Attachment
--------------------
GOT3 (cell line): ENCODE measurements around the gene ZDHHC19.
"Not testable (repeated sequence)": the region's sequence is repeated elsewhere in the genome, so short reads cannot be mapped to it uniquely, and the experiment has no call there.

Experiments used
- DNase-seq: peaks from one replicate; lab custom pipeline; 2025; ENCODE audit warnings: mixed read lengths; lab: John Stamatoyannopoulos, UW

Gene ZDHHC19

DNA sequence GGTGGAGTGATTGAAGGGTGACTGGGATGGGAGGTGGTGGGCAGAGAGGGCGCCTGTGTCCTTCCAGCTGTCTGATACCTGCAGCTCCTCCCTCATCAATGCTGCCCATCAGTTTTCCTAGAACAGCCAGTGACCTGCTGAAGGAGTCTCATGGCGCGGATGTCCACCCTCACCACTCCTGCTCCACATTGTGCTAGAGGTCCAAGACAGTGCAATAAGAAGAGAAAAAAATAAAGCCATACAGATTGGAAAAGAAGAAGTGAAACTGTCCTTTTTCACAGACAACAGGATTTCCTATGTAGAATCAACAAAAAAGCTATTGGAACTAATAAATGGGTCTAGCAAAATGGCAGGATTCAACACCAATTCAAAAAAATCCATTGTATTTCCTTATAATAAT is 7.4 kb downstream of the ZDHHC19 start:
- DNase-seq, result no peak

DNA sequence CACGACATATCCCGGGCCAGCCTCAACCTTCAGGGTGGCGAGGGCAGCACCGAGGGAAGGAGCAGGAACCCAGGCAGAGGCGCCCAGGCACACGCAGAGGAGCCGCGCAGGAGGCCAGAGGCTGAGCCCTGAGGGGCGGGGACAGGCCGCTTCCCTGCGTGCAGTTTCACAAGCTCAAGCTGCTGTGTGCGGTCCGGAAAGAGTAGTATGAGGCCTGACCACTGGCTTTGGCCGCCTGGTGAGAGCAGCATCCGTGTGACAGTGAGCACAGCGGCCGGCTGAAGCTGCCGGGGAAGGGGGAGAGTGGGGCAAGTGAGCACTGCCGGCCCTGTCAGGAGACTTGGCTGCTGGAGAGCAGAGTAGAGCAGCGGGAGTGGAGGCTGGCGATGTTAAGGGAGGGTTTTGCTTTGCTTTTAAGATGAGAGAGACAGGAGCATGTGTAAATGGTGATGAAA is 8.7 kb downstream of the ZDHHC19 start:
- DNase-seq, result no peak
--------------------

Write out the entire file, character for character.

GOT3 (cell line): ENCODE measurements around the gene ZDHHC19.
"Not testable (repeated sequence)": the region's sequence is repeated elsewhere in the genome, so short reads cannot be mapped to it uniquely, and the experiment has no call there.

Experiments used
- DNase-seq: peaks from one replicate; lab custom pipeline; 2025; ENCODE audit warnings: mixed read lengths; lab: John Stamatoyannopoulos, UW

Gene ZDHHC19

DNA sequence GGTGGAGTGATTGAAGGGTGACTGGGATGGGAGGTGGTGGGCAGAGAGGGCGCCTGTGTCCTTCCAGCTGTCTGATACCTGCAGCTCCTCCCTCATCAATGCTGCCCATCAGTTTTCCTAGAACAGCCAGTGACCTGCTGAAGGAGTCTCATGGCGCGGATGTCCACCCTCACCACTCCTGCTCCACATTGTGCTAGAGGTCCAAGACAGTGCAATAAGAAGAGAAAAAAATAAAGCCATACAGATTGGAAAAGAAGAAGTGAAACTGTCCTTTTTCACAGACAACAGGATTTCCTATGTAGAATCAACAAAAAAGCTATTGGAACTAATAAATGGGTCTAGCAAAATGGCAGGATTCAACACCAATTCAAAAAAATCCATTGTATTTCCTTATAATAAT is 7.4 kb downstream of the ZDHHC19 start:
- DNase-seq, result no peak

DNA sequence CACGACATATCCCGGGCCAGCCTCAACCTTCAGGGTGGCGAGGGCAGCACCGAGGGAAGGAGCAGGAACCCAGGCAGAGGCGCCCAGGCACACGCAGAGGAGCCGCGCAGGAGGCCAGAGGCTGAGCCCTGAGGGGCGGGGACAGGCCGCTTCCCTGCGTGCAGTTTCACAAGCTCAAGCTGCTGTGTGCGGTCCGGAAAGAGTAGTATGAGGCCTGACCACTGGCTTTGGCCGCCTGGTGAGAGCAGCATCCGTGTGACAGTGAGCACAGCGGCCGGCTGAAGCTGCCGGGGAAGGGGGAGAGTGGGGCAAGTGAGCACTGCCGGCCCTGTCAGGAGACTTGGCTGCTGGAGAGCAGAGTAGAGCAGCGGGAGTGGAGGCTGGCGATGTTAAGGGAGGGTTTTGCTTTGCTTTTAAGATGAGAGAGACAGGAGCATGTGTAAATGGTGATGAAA is 8.7 kb downstream of the ZDHHC19 start:
- DNase-seq, result no peak